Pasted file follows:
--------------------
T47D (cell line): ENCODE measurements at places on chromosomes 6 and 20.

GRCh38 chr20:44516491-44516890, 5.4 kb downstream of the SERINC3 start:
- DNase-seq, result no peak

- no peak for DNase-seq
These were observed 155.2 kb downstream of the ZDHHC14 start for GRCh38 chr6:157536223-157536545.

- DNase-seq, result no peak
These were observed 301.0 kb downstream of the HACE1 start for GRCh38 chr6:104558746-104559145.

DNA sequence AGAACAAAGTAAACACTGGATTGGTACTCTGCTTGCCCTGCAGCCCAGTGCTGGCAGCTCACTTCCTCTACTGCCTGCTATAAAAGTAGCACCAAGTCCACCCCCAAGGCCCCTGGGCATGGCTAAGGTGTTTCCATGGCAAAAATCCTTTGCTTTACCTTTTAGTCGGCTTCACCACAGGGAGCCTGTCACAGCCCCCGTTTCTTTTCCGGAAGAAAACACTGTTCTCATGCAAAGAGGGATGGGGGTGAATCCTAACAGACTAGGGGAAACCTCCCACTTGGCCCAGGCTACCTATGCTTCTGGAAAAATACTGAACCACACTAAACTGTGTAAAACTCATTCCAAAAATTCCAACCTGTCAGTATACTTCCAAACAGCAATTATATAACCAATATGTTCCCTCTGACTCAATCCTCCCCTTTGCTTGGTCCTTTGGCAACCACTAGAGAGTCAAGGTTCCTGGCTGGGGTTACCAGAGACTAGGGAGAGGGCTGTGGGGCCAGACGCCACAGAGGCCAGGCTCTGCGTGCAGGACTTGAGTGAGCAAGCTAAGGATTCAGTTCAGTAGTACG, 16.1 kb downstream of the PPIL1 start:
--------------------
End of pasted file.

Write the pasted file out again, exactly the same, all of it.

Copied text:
T47D (cell line): ENCODE measurements at places on chromosomes 6 and 20.

GRCh38 chr20:44516491-44516890, 5.4 kb downstream of the SERINC3 start:
- DNase-seq, result no peak

- no peak for DNase-seq
These were observed 155.2 kb downstream of the ZDHHC14 start for GRCh38 chr6:157536223-157536545.

- DNase-seq, result no peak
These were observed 301.0 kb downstream of the HACE1 start for GRCh38 chr6:104558746-104559145.

DNA sequence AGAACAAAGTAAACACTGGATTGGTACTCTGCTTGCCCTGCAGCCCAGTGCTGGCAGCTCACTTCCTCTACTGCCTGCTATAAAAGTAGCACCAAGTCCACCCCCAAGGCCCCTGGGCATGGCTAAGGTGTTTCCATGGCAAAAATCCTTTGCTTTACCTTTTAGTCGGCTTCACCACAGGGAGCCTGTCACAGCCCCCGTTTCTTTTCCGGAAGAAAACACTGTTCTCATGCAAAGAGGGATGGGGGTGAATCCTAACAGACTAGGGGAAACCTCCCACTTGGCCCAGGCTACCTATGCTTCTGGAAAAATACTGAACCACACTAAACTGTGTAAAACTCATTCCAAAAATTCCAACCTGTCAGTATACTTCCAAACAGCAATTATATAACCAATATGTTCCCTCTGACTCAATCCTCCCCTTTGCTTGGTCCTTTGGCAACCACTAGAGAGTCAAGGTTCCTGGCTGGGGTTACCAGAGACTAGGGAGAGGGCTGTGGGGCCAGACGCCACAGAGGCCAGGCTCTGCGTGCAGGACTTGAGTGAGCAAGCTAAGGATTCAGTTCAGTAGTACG, 16.1 kb downstream of the PPIL1 start: